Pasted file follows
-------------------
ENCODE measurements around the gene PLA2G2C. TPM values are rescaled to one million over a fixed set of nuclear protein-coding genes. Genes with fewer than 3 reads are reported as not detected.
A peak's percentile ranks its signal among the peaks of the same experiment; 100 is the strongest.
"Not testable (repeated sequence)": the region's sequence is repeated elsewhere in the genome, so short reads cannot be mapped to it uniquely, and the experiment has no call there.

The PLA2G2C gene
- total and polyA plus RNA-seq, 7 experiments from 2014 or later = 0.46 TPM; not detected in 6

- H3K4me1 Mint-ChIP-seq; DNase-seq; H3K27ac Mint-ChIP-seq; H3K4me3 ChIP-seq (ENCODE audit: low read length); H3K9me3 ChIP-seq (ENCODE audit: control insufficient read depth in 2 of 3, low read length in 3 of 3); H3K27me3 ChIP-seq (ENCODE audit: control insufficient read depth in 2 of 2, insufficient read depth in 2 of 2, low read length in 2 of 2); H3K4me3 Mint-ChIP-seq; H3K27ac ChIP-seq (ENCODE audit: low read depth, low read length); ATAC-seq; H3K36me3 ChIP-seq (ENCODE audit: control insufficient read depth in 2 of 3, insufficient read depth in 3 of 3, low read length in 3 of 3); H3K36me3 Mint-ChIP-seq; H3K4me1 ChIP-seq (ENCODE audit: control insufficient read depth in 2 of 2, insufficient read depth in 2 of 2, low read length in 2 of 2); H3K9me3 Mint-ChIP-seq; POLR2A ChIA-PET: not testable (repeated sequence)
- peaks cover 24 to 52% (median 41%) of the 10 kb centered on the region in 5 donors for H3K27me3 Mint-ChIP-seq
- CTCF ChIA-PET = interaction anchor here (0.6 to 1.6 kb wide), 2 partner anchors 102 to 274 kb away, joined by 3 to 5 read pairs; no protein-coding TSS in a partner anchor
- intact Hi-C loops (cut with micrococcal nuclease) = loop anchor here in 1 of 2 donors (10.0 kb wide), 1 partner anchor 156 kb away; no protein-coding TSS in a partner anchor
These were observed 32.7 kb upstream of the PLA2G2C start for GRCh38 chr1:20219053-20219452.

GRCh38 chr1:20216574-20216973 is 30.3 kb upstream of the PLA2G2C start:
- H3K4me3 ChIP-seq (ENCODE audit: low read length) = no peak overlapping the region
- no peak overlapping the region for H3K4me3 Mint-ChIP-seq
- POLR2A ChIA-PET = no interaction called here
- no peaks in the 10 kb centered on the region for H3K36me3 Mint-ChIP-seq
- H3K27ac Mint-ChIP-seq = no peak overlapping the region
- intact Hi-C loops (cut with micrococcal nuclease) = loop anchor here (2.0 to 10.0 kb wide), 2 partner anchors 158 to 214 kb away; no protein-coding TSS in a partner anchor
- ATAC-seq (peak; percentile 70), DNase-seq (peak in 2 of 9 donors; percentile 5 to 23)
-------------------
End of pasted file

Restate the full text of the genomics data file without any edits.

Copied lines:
ENCODE measurements around the gene PLA2G2C. TPM values are rescaled to one million over a fixed set of nuclear protein-coding genes. Genes with fewer than 3 reads are reported as not detected.
A peak's percentile ranks its signal among the peaks of the same experiment; 100 is the strongest.
"Not testable (repeated sequence)": the region's sequence is repeated elsewhere in the genome, so short reads cannot be mapped to it uniquely, and the experiment has no call there.

The PLA2G2C gene
- total and polyA plus RNA-seq, 7 experiments from 2014 or later = 0.46 TPM; not detected in 6

- H3K4me1 Mint-ChIP-seq; DNase-seq; H3K27ac Mint-ChIP-seq; H3K4me3 ChIP-seq (ENCODE audit: low read length); H3K9me3 ChIP-seq (ENCODE audit: control insufficient read depth in 2 of 3, low read length in 3 of 3); H3K27me3 ChIP-seq (ENCODE audit: control insufficient read depth in 2 of 2, insufficient read depth in 2 of 2, low read length in 2 of 2); H3K4me3 Mint-ChIP-seq; H3K27ac ChIP-seq (ENCODE audit: low read depth, low read length); ATAC-seq; H3K36me3 ChIP-seq (ENCODE audit: control insufficient read depth in 2 of 3, insufficient read depth in 3 of 3, low read length in 3 of 3); H3K36me3 Mint-ChIP-seq; H3K4me1 ChIP-seq (ENCODE audit: control insufficient read depth in 2 of 2, insufficient read depth in 2 of 2, low read length in 2 of 2); H3K9me3 Mint-ChIP-seq; POLR2A ChIA-PET: not testable (repeated sequence)
- peaks cover 24 to 52% (median 41%) of the 10 kb centered on the region in 5 donors for H3K27me3 Mint-ChIP-seq
- CTCF ChIA-PET = interaction anchor here (0.6 to 1.6 kb wide), 2 partner anchors 102 to 274 kb away, joined by 3 to 5 read pairs; no protein-coding TSS in a partner anchor
- intact Hi-C loops (cut with micrococcal nuclease) = loop anchor here in 1 of 2 donors (10.0 kb wide), 1 partner anchor 156 kb away; no protein-coding TSS in a partner anchor
These were observed 32.7 kb upstream of the PLA2G2C start for GRCh38 chr1:20219053-20219452.

GRCh38 chr1:20216574-20216973 is 30.3 kb upstream of the PLA2G2C start:
- H3K4me3 ChIP-seq (ENCODE audit: low read length) = no peak overlapping the region
- no peak overlapping the region for H3K4me3 Mint-ChIP-seq
- POLR2A ChIA-PET = no interaction called here
- no peaks in the 10 kb centered on the region for H3K36me3 Mint-ChIP-seq
- H3K27ac Mint-ChIP-seq = no peak overlapping the region
- intact Hi-C loops (cut with micrococcal nuclease) = loop anchor here (2.0 to 10.0 kb wide), 2 partner anchors 158 to 214 kb away; no protein-coding TSS in a partner anchor
- ATAC-seq (peak; percentile 70), DNase-seq (peak in 2 of 9 donors; percentile 5 to 23)